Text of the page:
The east window over the high altar created by the English stained glass manufacturer Clayton and Bell in 1878, dominates the chancel, and the whole church; a “Te Deum” window, its theme is praise. The figures with their faces raised toward Christ, who is seated at the top center, represent prophets, apostles, martyrs and all the world. Other windows in the church are by Henry Holiday. The reredos, with mosaic figures of the evangelists, is made of French and Italian Marble and Caen stone, and shows the four Gospel writers, Matthew, Mark, Luke and John, flanking the Risen Christ as he gives the great commission, “Go into all the world and make disciples…” This piece, along with the altar, was designed by Renwick and executed by Ellin & Kitson in 1878. The choir furniture was installed in 1903 after the chancel was lengthened an additional fifteen feet in a renovation designed by Heins and La Farge. On the lawn in front of Renwick’s Grace House (1880–1881), which connects the sanctuary to his Rectory (1846–1847), stands a terra-cotta Roman urn dating from around the time of the Emperor Nero.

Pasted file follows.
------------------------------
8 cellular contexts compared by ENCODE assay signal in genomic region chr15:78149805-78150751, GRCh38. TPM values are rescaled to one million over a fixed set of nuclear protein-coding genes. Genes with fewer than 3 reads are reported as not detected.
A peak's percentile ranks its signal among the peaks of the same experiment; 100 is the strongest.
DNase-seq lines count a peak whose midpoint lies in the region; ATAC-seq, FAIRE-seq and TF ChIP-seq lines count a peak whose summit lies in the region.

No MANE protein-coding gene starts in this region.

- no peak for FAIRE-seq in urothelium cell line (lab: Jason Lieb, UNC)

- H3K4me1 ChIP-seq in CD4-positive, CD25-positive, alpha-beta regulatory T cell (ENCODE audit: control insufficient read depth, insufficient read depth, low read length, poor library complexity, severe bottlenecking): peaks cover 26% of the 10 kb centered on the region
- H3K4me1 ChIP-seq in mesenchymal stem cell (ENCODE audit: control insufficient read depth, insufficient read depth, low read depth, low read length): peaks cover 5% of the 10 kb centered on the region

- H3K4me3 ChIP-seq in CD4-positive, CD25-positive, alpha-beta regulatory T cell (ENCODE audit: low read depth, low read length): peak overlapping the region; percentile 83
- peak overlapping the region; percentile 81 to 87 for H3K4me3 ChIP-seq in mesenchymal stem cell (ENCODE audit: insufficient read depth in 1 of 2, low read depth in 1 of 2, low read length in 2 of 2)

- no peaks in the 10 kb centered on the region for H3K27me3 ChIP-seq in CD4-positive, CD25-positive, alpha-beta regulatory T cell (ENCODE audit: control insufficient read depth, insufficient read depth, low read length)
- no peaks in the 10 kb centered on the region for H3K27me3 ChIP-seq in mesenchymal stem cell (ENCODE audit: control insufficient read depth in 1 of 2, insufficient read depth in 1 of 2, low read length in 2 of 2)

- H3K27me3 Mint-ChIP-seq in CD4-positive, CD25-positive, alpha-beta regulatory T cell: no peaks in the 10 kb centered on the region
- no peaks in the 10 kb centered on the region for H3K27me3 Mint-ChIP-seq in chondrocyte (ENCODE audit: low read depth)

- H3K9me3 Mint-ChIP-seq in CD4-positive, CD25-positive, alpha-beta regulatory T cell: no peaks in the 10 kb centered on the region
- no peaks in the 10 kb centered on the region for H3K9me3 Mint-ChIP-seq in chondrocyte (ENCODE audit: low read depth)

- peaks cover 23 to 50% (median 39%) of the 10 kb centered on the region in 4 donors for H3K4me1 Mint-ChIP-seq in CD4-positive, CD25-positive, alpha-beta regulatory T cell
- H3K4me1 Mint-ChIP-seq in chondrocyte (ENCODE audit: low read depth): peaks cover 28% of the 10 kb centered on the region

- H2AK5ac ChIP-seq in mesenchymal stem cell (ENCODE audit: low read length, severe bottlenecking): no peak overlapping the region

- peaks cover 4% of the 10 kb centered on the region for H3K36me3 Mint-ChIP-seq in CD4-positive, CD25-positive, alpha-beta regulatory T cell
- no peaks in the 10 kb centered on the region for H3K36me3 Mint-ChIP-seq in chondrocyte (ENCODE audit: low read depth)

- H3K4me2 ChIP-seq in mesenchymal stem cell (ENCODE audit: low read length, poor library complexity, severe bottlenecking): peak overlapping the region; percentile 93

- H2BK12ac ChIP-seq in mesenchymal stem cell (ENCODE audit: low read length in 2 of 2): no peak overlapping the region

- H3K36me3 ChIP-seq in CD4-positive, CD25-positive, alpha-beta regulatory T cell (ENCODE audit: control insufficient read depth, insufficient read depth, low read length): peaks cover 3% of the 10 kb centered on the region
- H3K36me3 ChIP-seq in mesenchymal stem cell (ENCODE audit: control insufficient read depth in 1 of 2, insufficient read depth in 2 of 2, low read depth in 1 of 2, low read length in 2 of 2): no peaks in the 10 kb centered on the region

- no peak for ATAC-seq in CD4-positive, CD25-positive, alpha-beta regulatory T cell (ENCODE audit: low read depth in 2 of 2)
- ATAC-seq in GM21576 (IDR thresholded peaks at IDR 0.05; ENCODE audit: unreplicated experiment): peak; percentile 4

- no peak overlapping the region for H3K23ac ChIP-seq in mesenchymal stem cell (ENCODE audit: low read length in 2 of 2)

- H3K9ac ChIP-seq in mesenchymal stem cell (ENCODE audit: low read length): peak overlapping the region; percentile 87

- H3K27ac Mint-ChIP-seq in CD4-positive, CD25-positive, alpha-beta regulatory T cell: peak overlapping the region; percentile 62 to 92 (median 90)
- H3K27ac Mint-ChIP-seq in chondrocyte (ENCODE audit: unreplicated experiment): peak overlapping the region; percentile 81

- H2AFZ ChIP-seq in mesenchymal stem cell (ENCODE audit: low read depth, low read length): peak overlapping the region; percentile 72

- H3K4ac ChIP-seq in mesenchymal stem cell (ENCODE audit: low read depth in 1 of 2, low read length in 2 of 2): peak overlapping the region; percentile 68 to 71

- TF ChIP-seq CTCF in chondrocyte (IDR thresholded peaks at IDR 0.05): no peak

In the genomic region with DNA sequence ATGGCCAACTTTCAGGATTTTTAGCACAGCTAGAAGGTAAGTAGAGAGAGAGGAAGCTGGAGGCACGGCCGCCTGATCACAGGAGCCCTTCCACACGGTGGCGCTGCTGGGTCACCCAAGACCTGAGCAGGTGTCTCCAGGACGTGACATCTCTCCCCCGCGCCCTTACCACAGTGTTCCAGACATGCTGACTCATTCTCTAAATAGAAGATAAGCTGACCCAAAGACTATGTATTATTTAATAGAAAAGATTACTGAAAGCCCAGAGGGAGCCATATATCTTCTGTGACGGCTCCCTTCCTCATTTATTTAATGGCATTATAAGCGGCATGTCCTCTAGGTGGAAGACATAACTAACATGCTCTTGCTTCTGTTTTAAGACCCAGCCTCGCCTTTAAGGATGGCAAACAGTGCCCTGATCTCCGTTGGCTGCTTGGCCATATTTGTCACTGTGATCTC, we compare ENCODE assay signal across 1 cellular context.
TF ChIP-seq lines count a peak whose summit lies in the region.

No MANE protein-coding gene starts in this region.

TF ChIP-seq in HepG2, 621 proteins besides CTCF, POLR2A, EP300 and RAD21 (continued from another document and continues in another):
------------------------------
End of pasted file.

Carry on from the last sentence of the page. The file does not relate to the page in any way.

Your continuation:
For a full generation after it was built it was the most fashionable church in New York: “For many years Grace has been the centre of fashionable New York”, Matthew Hale Smith observed in 1869: “To be married or buried within its walls has been ever considered the height of felicity”.

Source: Wikipedia

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Ale’s Stones, Sweden (No. 1)

Ale’s Stones (Swedish: Ales stenar or Ale stenar) is a megalithic monument in Scania in southern Sweden. It is a stone ship, oval in outline, with the stones at each end markedly larger than the rest. It is 67 m (220 ft) long formed by 59 large boulders, weighing up to 5 tonnes each.